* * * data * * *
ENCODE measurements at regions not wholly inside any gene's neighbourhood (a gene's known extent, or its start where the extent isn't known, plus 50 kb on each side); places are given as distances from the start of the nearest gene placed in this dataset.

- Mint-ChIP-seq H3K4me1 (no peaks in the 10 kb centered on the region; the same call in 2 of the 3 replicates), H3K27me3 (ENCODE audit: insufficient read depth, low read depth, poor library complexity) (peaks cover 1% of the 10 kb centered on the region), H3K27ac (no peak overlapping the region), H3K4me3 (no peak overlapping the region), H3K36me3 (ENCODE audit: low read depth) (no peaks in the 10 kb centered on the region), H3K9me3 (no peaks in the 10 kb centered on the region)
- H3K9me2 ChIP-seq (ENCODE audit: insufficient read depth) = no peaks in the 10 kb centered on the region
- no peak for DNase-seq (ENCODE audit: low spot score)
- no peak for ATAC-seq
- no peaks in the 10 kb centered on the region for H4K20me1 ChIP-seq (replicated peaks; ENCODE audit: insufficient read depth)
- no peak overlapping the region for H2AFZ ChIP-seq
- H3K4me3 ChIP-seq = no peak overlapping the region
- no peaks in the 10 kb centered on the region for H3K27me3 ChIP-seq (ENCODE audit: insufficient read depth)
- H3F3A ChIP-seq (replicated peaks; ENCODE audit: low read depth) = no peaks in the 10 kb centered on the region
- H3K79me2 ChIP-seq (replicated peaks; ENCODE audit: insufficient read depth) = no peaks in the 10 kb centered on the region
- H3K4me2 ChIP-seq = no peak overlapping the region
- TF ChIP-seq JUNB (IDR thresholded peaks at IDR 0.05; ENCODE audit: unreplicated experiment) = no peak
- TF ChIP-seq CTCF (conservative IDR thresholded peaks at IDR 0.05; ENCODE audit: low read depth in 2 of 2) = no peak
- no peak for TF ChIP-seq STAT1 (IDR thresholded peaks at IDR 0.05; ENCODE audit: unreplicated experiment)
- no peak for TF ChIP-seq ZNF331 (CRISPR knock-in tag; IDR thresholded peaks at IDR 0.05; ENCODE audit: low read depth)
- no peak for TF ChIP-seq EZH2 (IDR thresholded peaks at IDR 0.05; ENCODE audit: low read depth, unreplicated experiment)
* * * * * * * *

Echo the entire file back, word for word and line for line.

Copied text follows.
ENCODE measurements at regions not wholly inside any gene's neighbourhood (a gene's known extent, or its start where the extent isn't known, plus 50 kb on each side); places are given as distances from the start of the nearest gene placed in this dataset.

- Mint-ChIP-seq H3K4me1 (no peaks in the 10 kb centered on the region; the same call in 2 of the 3 replicates), H3K27me3 (ENCODE audit: insufficient read depth, low read depth, poor library complexity) (peaks cover 1% of the 10 kb centered on the region), H3K27ac (no peak overlapping the region), H3K4me3 (no peak overlapping the region), H3K36me3 (ENCODE audit: low read depth) (no peaks in the 10 kb centered on the region), H3K9me3 (no peaks in the 10 kb centered on the region)
- H3K9me2 ChIP-seq (ENCODE audit: insufficient read depth) = no peaks in the 10 kb centered on the region
- no peak for DNase-seq (ENCODE audit: low spot score)
- no peak for ATAC-seq
- no peaks in the 10 kb centered on the region for H4K20me1 ChIP-seq (replicated peaks; ENCODE audit: insufficient read depth)
- no peak overlapping the region for H2AFZ ChIP-seq
- H3K4me3 ChIP-seq = no peak overlapping the region
- no peaks in the 10 kb centered on the region for H3K27me3 ChIP-seq (ENCODE audit: insufficient read depth)
- H3F3A ChIP-seq (replicated peaks; ENCODE audit: low read depth) = no peaks in the 10 kb centered on the region
- H3K79me2 ChIP-seq (replicated peaks; ENCODE audit: insufficient read depth) = no peaks in the 10 kb centered on the region
- H3K4me2 ChIP-seq = no peak overlapping the region
- TF ChIP-seq JUNB (IDR thresholded peaks at IDR 0.05; ENCODE audit: unreplicated experiment) = no peak
- TF ChIP-seq CTCF (conservative IDR thresholded peaks at IDR 0.05; ENCODE audit: low read depth in 2 of 2) = no peak
- no peak for TF ChIP-seq STAT1 (IDR thresholded peaks at IDR 0.05; ENCODE audit: unreplicated experiment)
- no peak for TF ChIP-seq ZNF331 (CRISPR knock-in tag; IDR thresholded peaks at IDR 0.05; ENCODE audit: low read depth)
- no peak for TF ChIP-seq EZH2 (IDR thresholded peaks at IDR 0.05; ENCODE audit: low read depth, unreplicated experiment)